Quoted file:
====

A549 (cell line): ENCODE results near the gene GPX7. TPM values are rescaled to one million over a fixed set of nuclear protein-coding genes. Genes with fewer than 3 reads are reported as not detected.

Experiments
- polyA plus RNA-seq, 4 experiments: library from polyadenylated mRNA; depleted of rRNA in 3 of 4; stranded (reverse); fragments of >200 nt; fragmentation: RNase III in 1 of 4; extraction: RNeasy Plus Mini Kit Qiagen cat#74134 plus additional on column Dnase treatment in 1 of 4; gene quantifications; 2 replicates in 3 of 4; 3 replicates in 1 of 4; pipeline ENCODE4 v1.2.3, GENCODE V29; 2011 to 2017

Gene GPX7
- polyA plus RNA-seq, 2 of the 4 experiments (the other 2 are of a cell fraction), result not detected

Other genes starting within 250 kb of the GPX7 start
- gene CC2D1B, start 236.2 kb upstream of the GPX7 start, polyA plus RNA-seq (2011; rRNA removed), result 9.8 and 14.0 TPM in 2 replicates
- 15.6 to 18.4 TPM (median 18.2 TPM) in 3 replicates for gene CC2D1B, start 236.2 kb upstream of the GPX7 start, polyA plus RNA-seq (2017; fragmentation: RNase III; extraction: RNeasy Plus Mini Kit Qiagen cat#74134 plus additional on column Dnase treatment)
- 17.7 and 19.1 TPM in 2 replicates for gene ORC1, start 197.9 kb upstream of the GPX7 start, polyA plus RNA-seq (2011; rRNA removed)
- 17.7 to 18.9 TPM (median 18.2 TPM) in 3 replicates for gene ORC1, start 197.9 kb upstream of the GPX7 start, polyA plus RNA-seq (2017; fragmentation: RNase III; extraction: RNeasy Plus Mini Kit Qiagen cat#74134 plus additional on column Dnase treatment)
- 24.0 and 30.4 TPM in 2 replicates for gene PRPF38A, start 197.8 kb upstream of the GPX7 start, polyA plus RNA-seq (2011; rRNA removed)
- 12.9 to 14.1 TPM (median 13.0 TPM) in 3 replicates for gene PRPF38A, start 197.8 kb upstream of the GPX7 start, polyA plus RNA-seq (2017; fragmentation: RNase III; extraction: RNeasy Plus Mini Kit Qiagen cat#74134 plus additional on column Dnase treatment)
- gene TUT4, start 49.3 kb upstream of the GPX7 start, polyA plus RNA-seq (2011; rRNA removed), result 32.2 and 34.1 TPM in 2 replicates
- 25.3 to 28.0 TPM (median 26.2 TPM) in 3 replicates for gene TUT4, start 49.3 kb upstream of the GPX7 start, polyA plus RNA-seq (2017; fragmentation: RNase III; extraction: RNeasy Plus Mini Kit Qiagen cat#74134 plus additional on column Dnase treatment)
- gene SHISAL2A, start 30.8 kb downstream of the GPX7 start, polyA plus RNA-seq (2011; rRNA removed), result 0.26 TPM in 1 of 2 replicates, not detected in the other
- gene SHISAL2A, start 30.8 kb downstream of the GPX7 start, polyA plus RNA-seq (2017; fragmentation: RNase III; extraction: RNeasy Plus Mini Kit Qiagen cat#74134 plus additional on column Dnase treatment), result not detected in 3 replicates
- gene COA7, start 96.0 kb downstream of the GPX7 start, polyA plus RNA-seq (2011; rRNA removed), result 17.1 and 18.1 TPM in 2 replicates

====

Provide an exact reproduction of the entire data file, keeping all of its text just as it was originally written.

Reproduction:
A549 (cell line): ENCODE results near the gene GPX7. TPM values are rescaled to one million over a fixed set of nuclear protein-coding genes. Genes with fewer than 3 reads are reported as not detected.

Experiments
- polyA plus RNA-seq, 4 experiments: library from polyadenylated mRNA; depleted of rRNA in 3 of 4; stranded (reverse); fragments of >200 nt; fragmentation: RNase III in 1 of 4; extraction: RNeasy Plus Mini Kit Qiagen cat#74134 plus additional on column Dnase treatment in 1 of 4; gene quantifications; 2 replicates in 3 of 4; 3 replicates in 1 of 4; pipeline ENCODE4 v1.2.3, GENCODE V29; 2011 to 2017

Gene GPX7
- polyA plus RNA-seq, 2 of the 4 experiments (the other 2 are of a cell fraction), result not detected

Other genes starting within 250 kb of the GPX7 start
- gene CC2D1B, start 236.2 kb upstream of the GPX7 start, polyA plus RNA-seq (2011; rRNA removed), result 9.8 and 14.0 TPM in 2 replicates
- 15.6 to 18.4 TPM (median 18.2 TPM) in 3 replicates for gene CC2D1B, start 236.2 kb upstream of the GPX7 start, polyA plus RNA-seq (2017; fragmentation: RNase III; extraction: RNeasy Plus Mini Kit Qiagen cat#74134 plus additional on column Dnase treatment)
- 17.7 and 19.1 TPM in 2 replicates for gene ORC1, start 197.9 kb upstream of the GPX7 start, polyA plus RNA-seq (2011; rRNA removed)
- 17.7 to 18.9 TPM (median 18.2 TPM) in 3 replicates for gene ORC1, start 197.9 kb upstream of the GPX7 start, polyA plus RNA-seq (2017; fragmentation: RNase III; extraction: RNeasy Plus Mini Kit Qiagen cat#74134 plus additional on column Dnase treatment)
- 24.0 and 30.4 TPM in 2 replicates for gene PRPF38A, start 197.8 kb upstream of the GPX7 start, polyA plus RNA-seq (2011; rRNA removed)
- 12.9 to 14.1 TPM (median 13.0 TPM) in 3 replicates for gene PRPF38A, start 197.8 kb upstream of the GPX7 start, polyA plus RNA-seq (2017; fragmentation: RNase III; extraction: RNeasy Plus Mini Kit Qiagen cat#74134 plus additional on column Dnase treatment)
- gene TUT4, start 49.3 kb upstream of the GPX7 start, polyA plus RNA-seq (2011; rRNA removed), result 32.2 and 34.1 TPM in 2 replicates
- 25.3 to 28.0 TPM (median 26.2 TPM) in 3 replicates for gene TUT4, start 49.3 kb upstream of the GPX7 start, polyA plus RNA-seq (2017; fragmentation: RNase III; extraction: RNeasy Plus Mini Kit Qiagen cat#74134 plus additional on column Dnase treatment)
- gene SHISAL2A, start 30.8 kb downstream of the GPX7 start, polyA plus RNA-seq (2011; rRNA removed), result 0.26 TPM in 1 of 2 replicates, not detected in the other
- gene SHISAL2A, start 30.8 kb downstream of the GPX7 start, polyA plus RNA-seq (2017; fragmentation: RNase III; extraction: RNeasy Plus Mini Kit Qiagen cat#74134 plus additional on column Dnase treatment), result not detected in 3 replicates
- gene COA7, start 96.0 kb downstream of the GPX7 start, polyA plus RNA-seq (2011; rRNA removed), result 17.1 and 18.1 TPM in 2 replicates